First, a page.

Mumbai: Nov 27, 2012
Retired Indian cricketer VVS Laxman said that he expects Team India to be a strong force in world cricket in the next five years and is not worried about their current slump in form.
Asked where he saw the side in five years, Laxman told The Telegraph in an interview, “As a strong force internationally. This is a bit of a transition time and it seems to be going well.”
Laxman singled out the bowling department as one which India need to work on improving.
“We have good batsmen who’re young, but I’m a little concerned with our bowling resources. We need to identify quality bowlers and look after them.”
Asked if India would also better their overseas performance, Laxman said, “Of course, it’s not that we can’t.”
Sending out a message to young prospective cricketers in the country, Laxman said, “Set high standards and try to achieve them. Know what you’re passionate about and work hard towards it. Never give up.”
The 38-year-old, who gave 16 years of his life to Indian cricket, also said that consistency is what separates the men from the boys.
“Nowadays, the opposition gets to read you well very soon. It’s easy to make a good impression at the start itself, but staying consistent over a period of time is challenging.”
Laxman had no regrets about his retirement, but admitted that he would have liked to play the two home series against England and Australia, even though his “inner voice” said otherwise.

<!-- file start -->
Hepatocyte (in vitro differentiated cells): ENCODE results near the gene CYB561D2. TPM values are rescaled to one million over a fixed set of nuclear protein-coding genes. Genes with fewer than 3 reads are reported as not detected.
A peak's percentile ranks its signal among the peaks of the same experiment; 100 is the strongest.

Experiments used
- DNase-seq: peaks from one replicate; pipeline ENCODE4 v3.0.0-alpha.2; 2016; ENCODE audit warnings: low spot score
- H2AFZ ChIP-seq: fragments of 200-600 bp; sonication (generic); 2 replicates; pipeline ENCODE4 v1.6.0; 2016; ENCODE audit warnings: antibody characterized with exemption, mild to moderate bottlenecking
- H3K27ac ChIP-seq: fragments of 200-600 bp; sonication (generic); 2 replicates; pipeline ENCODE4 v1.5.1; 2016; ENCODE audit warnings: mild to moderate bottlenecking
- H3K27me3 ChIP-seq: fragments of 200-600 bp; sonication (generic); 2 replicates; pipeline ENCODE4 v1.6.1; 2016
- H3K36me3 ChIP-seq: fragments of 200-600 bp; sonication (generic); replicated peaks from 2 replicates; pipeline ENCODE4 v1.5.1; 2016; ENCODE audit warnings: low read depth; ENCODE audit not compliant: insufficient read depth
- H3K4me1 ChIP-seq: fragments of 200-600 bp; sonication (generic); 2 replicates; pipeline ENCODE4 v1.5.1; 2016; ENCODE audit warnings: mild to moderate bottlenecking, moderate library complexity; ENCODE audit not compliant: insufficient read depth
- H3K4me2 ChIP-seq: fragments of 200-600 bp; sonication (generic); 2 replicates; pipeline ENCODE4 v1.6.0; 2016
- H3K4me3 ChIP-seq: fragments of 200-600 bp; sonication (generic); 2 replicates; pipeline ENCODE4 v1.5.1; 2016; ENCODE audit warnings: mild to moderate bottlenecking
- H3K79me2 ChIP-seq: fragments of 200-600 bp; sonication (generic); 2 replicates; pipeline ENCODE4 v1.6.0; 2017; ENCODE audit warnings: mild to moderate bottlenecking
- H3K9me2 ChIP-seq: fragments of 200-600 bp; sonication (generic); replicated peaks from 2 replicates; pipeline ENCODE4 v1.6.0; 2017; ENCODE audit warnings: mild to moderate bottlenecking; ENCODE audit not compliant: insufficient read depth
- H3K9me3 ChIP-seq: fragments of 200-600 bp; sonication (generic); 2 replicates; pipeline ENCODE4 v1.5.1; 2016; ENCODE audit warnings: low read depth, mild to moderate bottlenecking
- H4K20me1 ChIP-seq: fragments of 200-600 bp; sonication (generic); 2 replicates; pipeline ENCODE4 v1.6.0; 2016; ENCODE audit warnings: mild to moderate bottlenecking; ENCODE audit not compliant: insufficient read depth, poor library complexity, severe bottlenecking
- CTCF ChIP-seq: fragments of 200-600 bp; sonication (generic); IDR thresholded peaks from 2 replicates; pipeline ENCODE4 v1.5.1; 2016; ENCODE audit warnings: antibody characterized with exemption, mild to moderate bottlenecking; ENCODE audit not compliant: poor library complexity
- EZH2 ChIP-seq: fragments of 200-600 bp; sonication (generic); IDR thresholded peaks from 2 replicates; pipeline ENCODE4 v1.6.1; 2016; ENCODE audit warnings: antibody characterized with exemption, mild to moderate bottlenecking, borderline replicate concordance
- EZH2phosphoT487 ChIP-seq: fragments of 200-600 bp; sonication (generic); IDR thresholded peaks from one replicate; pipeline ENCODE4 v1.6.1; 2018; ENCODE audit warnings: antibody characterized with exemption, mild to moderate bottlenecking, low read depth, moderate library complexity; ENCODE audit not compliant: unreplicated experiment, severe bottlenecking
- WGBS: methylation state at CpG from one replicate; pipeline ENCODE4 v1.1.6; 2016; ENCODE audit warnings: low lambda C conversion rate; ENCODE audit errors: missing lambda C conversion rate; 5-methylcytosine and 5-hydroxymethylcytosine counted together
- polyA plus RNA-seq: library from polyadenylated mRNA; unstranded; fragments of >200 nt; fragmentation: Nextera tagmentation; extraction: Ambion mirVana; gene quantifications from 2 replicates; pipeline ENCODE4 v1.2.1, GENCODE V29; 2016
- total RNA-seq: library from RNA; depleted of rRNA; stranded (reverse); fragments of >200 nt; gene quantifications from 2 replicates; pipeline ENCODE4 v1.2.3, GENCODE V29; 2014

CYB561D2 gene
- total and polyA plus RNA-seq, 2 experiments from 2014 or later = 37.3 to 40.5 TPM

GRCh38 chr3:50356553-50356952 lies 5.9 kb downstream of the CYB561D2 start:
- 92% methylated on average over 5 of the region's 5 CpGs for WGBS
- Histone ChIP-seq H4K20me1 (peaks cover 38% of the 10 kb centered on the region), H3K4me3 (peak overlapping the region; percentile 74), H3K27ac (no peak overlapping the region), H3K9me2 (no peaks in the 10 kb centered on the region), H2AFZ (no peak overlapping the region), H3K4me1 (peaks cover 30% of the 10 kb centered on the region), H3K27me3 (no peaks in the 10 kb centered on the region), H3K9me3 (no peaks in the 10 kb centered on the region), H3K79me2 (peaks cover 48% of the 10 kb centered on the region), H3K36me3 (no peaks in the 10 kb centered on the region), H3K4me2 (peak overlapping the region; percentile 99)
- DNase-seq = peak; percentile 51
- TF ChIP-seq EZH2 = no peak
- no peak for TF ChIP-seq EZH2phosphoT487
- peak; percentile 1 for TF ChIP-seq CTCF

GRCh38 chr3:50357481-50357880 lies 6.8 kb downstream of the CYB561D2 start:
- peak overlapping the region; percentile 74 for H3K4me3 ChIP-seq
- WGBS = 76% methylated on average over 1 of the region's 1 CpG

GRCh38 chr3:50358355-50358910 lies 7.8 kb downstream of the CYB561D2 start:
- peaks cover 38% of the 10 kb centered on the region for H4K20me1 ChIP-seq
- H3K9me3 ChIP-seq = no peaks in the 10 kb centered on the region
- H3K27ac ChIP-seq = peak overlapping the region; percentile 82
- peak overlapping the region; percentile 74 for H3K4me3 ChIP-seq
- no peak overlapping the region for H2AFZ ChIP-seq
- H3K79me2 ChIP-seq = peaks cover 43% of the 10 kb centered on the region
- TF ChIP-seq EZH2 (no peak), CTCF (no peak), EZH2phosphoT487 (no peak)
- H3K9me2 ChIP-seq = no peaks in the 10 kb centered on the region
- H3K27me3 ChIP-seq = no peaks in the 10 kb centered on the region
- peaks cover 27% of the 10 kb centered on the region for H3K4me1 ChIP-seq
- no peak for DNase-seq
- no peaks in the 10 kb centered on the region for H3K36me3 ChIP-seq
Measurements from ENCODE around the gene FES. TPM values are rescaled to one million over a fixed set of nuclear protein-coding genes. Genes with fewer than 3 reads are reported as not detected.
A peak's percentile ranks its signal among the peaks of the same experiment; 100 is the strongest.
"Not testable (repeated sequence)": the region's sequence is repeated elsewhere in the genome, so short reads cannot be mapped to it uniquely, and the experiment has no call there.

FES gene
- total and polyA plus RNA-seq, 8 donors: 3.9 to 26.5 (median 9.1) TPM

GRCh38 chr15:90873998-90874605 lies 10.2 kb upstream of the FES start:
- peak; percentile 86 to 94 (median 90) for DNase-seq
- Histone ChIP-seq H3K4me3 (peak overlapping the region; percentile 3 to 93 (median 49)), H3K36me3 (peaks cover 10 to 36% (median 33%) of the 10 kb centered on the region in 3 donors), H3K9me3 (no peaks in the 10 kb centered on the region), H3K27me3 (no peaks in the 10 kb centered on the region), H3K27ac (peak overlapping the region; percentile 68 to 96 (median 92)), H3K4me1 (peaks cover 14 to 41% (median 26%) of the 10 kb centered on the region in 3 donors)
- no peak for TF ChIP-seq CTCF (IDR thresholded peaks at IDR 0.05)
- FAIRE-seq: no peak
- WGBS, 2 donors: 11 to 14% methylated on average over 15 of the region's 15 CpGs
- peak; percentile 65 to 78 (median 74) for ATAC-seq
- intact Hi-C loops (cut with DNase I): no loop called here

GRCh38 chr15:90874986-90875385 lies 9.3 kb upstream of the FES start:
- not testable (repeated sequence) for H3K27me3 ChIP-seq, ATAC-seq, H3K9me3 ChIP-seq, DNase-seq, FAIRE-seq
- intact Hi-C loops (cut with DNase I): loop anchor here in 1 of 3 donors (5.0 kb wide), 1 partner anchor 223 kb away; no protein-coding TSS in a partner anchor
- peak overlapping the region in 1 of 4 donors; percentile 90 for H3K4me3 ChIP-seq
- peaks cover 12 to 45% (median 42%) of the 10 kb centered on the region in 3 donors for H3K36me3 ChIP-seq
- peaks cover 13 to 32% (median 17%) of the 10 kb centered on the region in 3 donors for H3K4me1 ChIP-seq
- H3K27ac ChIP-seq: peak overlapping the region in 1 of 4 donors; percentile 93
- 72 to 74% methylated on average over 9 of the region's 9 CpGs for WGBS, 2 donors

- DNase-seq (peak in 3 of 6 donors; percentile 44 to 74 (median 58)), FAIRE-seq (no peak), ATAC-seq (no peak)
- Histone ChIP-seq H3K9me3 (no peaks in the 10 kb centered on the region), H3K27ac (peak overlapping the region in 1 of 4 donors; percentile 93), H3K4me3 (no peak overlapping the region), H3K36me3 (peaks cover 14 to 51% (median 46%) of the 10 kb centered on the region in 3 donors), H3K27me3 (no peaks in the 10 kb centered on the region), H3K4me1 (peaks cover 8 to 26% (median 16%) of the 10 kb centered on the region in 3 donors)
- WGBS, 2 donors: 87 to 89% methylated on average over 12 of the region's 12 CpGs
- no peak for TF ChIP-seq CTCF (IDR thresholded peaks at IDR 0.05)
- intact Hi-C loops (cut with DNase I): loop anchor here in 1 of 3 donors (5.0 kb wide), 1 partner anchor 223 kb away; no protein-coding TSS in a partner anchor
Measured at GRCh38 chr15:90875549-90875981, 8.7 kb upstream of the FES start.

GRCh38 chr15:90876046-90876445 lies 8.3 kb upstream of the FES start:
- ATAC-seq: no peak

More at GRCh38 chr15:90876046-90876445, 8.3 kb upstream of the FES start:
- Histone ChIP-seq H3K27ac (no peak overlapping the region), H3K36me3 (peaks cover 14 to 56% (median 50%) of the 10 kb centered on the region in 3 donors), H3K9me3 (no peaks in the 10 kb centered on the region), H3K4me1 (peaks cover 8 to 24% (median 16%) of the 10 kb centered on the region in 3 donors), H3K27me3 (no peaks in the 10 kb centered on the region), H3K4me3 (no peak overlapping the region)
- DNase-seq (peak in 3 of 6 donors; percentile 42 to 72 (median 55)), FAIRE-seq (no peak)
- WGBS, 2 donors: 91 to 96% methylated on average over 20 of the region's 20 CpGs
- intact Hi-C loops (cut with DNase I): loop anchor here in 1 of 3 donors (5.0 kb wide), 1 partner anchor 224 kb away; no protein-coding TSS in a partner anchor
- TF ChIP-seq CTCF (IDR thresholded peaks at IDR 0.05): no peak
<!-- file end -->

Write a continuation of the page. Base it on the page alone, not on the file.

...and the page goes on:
“I thought it was the right time to move on,” he said. “I didn’t look at what I might have wanted, but looked at the bigger canvas, Indian cricket… We’re playing 10 Tests at home this season, which is a big number, allowing somebody with little or no experience to settle down. It wasn’t an easy decision to make, though.”
“We didn’t do well in England and in Australia last season and with both playing in India this time, initially, I did want to play against them. However, as I’ve said, I looked at the bigger picture. When the inner voice calls, you should listen.”
Asked what his 16 years of international cricket taught him, Laxman said, “Cricket has taught me a lot, top of the list being to respect the game.
I owe a lot to my parents, who made me appreciate the importance of values, but cricket taught me much as well. I realised the importance of treating success and failure equally… To never get carried away and to never feel too low… Cricket built my character, taught me how to face adversities, how to share a rapport with teammates, how to communicate. The mindset of cricketers and sportsmen, generally, is very different to the others.”
Laxman still continues to play in the domestic circuit for Hyderabad. Asked about his motivation to continue playing at 38, he said, “…I want to give something back to the game and to the Hyderabad Cricket Association, which backed me when I needed encouragement and opportunities.”